Sometimes it can be hard to eat healthy when all the yummy snack foods are so enjoyable. However, when you look at our youth and the rate of obesity, our consumption and the type of foods we eat has to get better. The New England Journal of Medicine states that, “for the first time in two centuries, the current generation of children in America may have shorter life expectancies than their parents, according to a new report, which contends that the rapid rise in childhood obesity, if left unchecked, could shorten life spans by as much as five years.”
“The rapid rise in pediatric obesity is due to a ‘perfect storm’ of factors, including genetic, environmental, behavioral and cultural factors,” says Melanie K. Bean, PhD, Associate Professor of Pediatrics and Psychology at Virginia Commonwealth University in the Division of Endocrinology and Metabolism and Director of Behavioral and Clinical Services.
Overweight is defined as having excess body weight for a particular height from fat, muscle, bone, water or a combination of these factors. About one in five school-aged children (ages 6–19) is overweight or obese. “We have more easy, processed foods available, portion sizes have dramatically increased, kids get excessive calories from snacks and sugared drinks, and our environment and culture have made it tougher to make healthy choices,” comments Bean.
Childhood obesity has immediate and long-term impacts on physical, social, and emotional health. For example:
- Children with obesity are at higher risk for having other chronic health conditions and diseases that impact physical health, such as asthma, sleep apnea, bone and joint problems, type 2 diabetes and risk factors for heart disease.
- Children with obesity are bullied and teased more than their normal weight peers, and are more likely to suffer from social isolation, depression and lower self-esteem.
- In the long term, childhood obesity also is associated with having obesity as an adult, which is linked to serious conditions and diseases such as heart disease, type 2 diabetes, metabolic syndrome and several types of cancer.
“The greatest contributors to children’s eating and exercise behaviors is their parents’ own eating and exercise behaviors,” says Dr. Bean. “Parents should role model healthy eating and exercise and can set the home environment up for success by having mostly healthy options available.”
Here are some other things Bean suggests to help make your home a healthy haven:
- Parents should put healthier foods at eye level so your child is more likely to see and choose them.
- Do not stock soda in the fridge.
- Do not completely restrict sweets and treats, however, as that does often lead to increased desire and often sneaking (or overeating when the food is available).
- Go out for ice cream once occasionally, versus having it in the freezer where it is more accessible.
- Incorporate family-based exercise, like taking a family trip to the park on the weekend.
- Set limits. For example, setting limits on screen times (less than 2 hours/day is recommended) and keeping TVs out of the bedroom. As kids get older, ensuring screens (phones, etc.) are not available at night, as they interrupt sleep, and there is increasing evidence to support the role of poor sleep on development of obesity.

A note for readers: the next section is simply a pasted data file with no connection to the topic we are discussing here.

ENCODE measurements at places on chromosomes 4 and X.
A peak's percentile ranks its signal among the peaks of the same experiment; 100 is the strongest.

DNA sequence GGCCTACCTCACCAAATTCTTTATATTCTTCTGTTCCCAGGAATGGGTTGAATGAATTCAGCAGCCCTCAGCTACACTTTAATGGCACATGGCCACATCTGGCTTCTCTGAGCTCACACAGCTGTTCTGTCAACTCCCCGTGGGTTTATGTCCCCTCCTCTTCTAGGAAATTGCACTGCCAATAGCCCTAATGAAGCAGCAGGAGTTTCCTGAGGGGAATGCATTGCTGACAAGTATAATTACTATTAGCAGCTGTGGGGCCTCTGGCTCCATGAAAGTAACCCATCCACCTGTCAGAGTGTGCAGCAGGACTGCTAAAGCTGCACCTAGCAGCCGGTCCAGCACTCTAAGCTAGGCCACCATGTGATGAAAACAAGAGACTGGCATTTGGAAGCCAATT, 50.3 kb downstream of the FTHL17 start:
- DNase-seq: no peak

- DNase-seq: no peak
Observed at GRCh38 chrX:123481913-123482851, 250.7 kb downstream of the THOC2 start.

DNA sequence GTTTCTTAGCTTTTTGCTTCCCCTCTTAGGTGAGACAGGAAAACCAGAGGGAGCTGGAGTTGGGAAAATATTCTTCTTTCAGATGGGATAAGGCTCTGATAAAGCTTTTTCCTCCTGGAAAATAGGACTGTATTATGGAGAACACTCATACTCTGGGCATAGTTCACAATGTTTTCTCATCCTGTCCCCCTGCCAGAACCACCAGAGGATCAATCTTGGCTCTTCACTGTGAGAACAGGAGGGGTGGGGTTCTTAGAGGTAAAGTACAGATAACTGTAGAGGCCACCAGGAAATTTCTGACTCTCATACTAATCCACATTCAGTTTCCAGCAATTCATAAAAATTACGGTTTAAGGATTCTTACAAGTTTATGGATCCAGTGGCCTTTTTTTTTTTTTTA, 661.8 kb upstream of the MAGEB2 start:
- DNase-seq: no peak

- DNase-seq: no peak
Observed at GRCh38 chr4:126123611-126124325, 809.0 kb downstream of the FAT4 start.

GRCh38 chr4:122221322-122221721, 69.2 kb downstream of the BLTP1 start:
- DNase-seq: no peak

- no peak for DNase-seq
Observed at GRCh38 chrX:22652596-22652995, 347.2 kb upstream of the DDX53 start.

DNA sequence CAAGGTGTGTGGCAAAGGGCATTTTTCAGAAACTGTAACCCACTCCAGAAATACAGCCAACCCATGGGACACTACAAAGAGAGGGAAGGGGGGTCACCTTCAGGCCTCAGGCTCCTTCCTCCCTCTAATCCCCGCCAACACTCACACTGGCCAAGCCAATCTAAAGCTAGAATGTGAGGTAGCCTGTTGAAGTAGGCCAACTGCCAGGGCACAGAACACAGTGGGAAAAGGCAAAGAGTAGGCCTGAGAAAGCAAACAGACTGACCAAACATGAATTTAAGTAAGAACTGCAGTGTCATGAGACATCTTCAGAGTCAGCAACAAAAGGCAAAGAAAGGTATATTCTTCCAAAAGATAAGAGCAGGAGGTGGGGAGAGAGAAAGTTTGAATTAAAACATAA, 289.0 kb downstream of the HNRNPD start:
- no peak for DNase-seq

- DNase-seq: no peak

Schools can also have a major impact on children’s dietary intake and activity patterns. Ensuring children have adequate nutrition is linked to healthier weights, reductions in hunger, as well as improved academic performance.
There is strong science behind incorporating movement into the school day, via “brain breaks” or teaching a lesson that includes kinesthetic learning versus passive listening to lectures. Given the large amount of time children spend in schools, this environment can have a major impact on their overall dietary intake and health. Girls on the Run of Greater Richmond (GOTR RVA) understands just that.
The mission of GOTR RVA is to inspire girls to be joyful, healthy and confident using a fun, experience-based curriculum which creatively integrates running. Meeting twice a week in small teams of 10-15 girls, GOTR RVA teaches life skills through dynamic, conversation-based lessons and running games. GOTR RVA is a physical activity-based positive youth development program that is designed to enhance girls’ social, psychological and physical skills and behaviors to successfully navigate life experiences. The 24-lesson curriculum is taught by certified Girls on the Run coaches and includes three parts: understanding ourselves, valuing relationships and teamwork and understanding how we connect with and shape the world at large.
For the Fall 2017 season, GOTR RVA has expanded to 15 school locations to include sites in Henrico, Richmond, Hanover and Chesterfield.
“Running is used to inspire and motivate girls, encourage lifelong health and fitness, and build confidence through accomplishment,” says Ruthie Burke, GOTR RVA Council Director. A recent independent study found that girls who were the least active at the start of the season increased their physical activity level by 40% from pre- to post-season and maintained this increased level beyond season’s end.
“This is truly a unique and transformative program for our girls and families.”
At each season’s conclusion, the girls complete a 5k running event. Visit www.gotrrichmond.org for more information on how to get involved as a volunteer or participant.